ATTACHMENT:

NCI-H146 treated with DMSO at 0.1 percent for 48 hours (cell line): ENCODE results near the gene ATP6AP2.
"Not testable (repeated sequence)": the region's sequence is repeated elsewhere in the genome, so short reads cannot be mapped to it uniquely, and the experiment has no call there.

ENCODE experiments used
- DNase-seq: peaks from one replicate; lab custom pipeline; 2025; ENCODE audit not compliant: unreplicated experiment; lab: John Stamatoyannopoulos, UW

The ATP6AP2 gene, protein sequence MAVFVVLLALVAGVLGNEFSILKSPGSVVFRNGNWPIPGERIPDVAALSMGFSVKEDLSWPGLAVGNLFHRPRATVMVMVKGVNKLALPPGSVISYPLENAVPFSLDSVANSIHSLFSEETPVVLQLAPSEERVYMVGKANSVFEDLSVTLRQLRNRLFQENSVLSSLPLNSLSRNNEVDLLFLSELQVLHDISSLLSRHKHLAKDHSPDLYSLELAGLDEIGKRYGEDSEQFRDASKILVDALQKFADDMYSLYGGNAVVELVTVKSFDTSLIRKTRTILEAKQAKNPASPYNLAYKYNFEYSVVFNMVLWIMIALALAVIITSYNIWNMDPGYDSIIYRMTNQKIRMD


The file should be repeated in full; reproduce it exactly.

NCI-H146 treated with DMSO at 0.1 percent for 48 hours (cell line): ENCODE results near the gene ATP6AP2.
"Not testable (repeated sequence)": the region's sequence is repeated elsewhere in the genome, so short reads cannot be mapped to it uniquely, and the experiment has no call there.

ENCODE experiments used
- DNase-seq: peaks from one replicate; lab custom pipeline; 2025; ENCODE audit not compliant: unreplicated experiment; lab: John Stamatoyannopoulos, UW

The ATP6AP2 gene, protein sequence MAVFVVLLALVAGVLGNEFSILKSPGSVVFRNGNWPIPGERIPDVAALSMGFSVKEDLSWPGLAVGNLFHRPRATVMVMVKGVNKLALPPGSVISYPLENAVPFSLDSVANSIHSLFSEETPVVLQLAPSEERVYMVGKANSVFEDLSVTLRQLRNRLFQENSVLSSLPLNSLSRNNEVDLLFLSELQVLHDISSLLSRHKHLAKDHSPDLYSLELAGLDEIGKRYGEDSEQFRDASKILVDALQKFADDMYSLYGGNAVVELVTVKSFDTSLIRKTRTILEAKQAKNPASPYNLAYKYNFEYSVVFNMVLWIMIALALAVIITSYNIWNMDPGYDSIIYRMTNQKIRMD